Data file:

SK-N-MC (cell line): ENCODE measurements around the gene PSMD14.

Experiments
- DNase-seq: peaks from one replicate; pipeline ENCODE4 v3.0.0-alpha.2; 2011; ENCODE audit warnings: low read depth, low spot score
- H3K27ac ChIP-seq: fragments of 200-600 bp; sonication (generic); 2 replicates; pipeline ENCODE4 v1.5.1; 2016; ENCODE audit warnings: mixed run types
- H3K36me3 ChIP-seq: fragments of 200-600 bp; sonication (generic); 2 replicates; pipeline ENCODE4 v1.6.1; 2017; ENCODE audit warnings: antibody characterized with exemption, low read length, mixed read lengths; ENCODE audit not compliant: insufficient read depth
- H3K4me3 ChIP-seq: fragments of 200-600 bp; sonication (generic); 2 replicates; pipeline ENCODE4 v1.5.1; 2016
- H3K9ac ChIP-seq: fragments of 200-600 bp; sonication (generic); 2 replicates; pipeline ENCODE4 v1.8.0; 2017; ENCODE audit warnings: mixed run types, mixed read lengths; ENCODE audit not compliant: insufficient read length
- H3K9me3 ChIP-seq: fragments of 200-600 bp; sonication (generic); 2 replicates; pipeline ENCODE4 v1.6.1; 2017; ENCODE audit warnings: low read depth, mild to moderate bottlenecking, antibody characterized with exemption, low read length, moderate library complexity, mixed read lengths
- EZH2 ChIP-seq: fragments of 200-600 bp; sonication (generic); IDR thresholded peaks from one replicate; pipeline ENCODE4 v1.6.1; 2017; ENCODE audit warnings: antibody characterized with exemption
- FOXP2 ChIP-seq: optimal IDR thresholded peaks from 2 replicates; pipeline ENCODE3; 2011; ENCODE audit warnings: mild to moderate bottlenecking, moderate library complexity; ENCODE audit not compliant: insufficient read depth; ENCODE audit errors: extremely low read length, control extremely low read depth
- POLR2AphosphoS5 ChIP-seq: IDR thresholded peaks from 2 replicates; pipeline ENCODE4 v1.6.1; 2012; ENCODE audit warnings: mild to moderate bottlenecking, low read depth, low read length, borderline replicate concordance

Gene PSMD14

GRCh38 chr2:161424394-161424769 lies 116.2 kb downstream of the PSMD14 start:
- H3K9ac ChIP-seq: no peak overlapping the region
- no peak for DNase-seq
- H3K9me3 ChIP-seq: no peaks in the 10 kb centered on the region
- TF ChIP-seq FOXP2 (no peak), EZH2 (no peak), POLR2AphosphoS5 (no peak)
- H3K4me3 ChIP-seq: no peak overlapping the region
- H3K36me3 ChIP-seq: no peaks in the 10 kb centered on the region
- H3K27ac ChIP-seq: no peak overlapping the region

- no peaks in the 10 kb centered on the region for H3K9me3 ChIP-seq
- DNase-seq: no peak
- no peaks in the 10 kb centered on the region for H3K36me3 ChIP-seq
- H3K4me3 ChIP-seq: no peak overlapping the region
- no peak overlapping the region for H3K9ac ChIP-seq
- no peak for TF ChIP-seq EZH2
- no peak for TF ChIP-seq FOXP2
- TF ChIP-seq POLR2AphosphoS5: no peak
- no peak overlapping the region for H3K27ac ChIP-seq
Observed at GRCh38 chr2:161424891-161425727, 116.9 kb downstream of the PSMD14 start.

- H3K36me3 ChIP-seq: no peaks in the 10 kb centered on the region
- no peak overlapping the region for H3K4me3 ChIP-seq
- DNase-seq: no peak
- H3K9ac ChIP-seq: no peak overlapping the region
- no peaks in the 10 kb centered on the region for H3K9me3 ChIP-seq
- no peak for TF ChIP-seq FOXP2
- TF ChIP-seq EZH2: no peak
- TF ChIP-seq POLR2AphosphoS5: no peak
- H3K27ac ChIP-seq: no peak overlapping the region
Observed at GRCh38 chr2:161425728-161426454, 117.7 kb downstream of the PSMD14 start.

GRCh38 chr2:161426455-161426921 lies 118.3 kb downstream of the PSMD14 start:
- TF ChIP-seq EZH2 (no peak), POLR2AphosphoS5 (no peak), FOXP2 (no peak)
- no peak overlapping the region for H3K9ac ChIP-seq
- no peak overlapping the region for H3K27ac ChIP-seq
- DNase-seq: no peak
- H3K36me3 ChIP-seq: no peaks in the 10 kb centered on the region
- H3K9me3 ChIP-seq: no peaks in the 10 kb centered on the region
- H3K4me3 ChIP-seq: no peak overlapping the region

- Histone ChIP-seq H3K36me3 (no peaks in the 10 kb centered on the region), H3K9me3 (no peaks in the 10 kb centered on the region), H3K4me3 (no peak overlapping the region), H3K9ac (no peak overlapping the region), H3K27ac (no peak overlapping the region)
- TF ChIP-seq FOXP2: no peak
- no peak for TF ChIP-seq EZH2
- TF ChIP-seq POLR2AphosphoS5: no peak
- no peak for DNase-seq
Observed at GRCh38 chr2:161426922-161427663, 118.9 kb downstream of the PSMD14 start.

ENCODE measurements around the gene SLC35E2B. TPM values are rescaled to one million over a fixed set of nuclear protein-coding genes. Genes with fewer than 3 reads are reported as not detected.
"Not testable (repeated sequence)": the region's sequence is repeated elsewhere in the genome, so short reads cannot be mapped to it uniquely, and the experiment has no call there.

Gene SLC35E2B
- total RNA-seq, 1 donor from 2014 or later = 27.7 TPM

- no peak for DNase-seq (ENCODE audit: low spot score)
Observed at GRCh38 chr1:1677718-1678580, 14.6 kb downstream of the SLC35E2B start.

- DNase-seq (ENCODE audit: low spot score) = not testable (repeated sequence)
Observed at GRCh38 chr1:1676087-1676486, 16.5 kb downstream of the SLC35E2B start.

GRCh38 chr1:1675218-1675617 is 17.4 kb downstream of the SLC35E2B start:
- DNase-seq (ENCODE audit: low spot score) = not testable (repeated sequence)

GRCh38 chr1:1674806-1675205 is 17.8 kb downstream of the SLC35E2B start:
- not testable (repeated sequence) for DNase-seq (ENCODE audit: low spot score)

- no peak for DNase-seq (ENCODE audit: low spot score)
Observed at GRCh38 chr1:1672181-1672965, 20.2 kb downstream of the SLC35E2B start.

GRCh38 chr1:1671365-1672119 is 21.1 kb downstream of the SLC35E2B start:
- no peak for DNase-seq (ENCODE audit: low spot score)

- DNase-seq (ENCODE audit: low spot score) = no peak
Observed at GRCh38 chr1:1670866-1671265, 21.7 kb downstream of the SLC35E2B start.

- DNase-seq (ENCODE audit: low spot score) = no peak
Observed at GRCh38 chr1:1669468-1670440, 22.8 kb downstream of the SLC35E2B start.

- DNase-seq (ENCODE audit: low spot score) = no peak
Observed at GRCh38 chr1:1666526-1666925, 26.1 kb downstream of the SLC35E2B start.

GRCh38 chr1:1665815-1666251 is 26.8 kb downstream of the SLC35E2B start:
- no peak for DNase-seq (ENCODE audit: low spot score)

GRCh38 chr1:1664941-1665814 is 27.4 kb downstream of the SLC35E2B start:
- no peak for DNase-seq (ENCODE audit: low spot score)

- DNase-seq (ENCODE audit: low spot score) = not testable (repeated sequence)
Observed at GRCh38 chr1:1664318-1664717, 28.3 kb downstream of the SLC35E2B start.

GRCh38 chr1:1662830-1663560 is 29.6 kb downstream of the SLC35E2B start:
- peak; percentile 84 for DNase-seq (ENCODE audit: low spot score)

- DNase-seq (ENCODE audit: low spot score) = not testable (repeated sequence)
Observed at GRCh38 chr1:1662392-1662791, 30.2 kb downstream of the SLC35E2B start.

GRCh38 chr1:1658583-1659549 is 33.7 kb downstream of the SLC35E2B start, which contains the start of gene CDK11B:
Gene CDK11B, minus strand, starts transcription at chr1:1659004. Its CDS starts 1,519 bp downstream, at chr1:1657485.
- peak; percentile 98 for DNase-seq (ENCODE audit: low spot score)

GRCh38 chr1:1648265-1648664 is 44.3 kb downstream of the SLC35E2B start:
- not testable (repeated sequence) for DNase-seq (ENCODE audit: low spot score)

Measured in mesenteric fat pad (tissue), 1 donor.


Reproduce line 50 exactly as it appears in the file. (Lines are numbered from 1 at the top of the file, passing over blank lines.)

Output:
- TF ChIP-seq FOXP2: no peak